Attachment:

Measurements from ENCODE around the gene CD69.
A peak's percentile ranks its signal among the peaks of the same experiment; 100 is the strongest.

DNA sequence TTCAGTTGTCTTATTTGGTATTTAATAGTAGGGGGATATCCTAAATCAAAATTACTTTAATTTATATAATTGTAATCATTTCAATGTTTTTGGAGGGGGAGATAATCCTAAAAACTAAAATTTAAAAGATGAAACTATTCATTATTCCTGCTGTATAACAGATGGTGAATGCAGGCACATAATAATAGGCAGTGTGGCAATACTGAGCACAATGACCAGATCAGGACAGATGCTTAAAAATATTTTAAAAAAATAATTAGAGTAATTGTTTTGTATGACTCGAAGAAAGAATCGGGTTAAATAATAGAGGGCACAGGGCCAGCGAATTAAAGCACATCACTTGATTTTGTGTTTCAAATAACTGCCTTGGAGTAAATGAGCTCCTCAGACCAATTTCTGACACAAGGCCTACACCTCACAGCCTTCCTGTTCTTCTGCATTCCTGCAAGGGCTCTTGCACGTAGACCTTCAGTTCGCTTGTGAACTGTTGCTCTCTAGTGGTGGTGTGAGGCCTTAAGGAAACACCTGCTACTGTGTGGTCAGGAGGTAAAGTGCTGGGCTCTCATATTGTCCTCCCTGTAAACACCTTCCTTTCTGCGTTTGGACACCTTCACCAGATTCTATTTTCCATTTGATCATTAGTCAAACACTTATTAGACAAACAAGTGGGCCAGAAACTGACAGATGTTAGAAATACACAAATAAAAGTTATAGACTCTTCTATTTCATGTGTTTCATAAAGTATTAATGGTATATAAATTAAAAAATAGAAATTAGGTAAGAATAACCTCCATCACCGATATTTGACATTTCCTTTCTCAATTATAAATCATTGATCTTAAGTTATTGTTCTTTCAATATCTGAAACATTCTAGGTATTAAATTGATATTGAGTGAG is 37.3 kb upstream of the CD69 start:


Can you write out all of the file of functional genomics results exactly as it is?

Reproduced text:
Measurements from ENCODE around the gene CD69.
A peak's percentile ranks its signal among the peaks of the same experiment; 100 is the strongest.

DNA sequence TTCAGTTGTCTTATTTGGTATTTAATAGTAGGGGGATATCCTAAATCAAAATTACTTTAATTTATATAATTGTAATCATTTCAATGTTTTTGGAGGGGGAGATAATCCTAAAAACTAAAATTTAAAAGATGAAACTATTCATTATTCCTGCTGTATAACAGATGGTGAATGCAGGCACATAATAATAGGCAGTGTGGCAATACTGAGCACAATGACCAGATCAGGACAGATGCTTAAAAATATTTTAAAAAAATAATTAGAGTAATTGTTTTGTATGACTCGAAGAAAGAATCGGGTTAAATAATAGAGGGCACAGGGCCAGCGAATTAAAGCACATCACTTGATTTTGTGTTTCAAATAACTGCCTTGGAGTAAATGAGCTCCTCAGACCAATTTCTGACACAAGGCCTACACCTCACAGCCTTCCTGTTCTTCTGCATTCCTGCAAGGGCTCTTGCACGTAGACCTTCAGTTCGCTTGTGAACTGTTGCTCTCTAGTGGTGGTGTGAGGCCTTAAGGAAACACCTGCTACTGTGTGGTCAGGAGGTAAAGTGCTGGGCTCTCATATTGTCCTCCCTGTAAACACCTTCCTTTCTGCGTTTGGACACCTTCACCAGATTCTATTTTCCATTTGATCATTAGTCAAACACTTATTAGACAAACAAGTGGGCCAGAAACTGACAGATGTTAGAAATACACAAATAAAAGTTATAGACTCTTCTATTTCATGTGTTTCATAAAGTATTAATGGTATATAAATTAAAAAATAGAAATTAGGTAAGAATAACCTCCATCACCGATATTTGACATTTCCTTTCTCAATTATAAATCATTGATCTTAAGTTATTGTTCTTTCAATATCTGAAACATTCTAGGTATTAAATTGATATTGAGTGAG is 37.3 kb upstream of the CD69 start: